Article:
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Scarring: The Psychological Impact of Past Unemployment

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  • Andrew Clark
  • Yannis Georgellis

    ()

  • Peter Sanfey

    ()

Abstract

This paper provides some of the first empirical evidence on the psychological impact of past unemployment. Using eleven waves of the German socio-economic panel (GSOEP) data set, we show, as is now standard, that those currently unemployed have far lower life satisfaction scores than do the currently employed. We also show that, over the whole sample, well-being is lower the greater has been the past experience of unemployment. In this sense, unemployment scars. However, an interaction term between current and past unemployment attracts a positive coefficient. This suggests a habituation effect whereby the negative well-being effect of unemployment is much lower for those who have been unemployed more often in the past. We also use the panel aspect of our data to present some evidence that those who suffer greater falls in well-being on entering unemployment are less likely to remain unemployed one year later. Together these findings offer a psychological explanation of persistent unemployment.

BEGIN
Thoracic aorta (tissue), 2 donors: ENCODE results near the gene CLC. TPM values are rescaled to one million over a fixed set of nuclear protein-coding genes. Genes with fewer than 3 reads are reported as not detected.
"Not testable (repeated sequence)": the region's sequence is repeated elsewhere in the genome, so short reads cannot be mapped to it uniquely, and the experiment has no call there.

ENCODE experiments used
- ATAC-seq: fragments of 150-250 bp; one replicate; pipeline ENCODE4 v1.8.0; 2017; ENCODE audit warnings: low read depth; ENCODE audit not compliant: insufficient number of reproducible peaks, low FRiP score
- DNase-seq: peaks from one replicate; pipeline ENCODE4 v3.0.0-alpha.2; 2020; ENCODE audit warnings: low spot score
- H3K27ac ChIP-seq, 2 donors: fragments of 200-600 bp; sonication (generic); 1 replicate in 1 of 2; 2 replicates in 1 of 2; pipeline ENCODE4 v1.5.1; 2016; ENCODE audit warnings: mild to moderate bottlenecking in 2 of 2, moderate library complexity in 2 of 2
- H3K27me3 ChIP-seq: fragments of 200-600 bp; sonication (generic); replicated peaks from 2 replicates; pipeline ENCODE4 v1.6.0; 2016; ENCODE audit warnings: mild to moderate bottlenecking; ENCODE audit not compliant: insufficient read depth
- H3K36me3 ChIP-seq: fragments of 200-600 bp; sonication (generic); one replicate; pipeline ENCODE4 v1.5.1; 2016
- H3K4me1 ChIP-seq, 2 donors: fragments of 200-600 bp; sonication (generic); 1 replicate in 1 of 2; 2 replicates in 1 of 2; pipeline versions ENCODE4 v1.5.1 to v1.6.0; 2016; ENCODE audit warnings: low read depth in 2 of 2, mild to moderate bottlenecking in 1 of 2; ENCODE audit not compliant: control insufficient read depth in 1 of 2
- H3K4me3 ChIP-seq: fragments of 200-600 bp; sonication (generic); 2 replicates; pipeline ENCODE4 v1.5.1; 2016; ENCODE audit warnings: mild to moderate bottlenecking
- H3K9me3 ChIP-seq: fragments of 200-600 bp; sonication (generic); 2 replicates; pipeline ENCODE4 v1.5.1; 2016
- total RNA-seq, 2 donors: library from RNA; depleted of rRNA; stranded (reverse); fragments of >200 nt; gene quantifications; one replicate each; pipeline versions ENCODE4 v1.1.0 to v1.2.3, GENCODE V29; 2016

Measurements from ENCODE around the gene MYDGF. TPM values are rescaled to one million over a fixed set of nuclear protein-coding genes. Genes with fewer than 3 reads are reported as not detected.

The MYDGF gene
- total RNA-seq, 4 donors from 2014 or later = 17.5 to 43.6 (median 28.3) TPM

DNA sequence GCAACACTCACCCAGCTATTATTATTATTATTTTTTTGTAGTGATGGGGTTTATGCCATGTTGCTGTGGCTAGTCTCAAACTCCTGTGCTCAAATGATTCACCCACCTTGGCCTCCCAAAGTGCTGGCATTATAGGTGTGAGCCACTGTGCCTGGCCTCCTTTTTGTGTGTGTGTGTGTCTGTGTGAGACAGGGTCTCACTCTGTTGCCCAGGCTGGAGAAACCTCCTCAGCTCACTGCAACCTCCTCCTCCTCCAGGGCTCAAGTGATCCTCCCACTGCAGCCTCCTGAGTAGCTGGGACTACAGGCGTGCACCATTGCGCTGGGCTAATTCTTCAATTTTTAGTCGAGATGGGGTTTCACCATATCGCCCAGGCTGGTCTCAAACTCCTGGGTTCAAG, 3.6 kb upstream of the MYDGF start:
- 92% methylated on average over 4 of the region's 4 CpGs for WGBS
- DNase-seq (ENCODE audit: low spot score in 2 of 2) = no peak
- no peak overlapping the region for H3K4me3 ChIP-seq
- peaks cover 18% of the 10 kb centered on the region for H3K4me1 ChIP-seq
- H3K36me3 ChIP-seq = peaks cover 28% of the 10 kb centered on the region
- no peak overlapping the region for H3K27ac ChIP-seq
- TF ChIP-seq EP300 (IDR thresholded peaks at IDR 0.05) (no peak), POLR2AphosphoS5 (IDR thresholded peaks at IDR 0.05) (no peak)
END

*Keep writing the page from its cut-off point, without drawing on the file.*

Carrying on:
Suggested Citation

  • Andrew Clark & Yannis Georgellis & Peter Sanfey, 1999. "Scarring: The Psychological Impact of Past Unemployment," Studies in Economics 9903, School of Economics, University of Kent.
  • Handle: RePEc:ukc:ukcedp:9903
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    References listed on IDEAS

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    More about this item

    Keywords

    Unemployment; Life Satisfaction; Habituation; Hysteresis;

    JEL classification:

    • D10 - Microeconomics - - Household Behavior - - - General
    • J28 - Labor and Demographic Economics - - Demand and Supply of Labor - - - Safety; Job Satisfaction; Related Public Policy
    • J63 - Labor and Demographic Economics - - Mobility, Unemployment, Vacancies, and Immigrant Workers - - - Turnover; Vacancies; Layoffs

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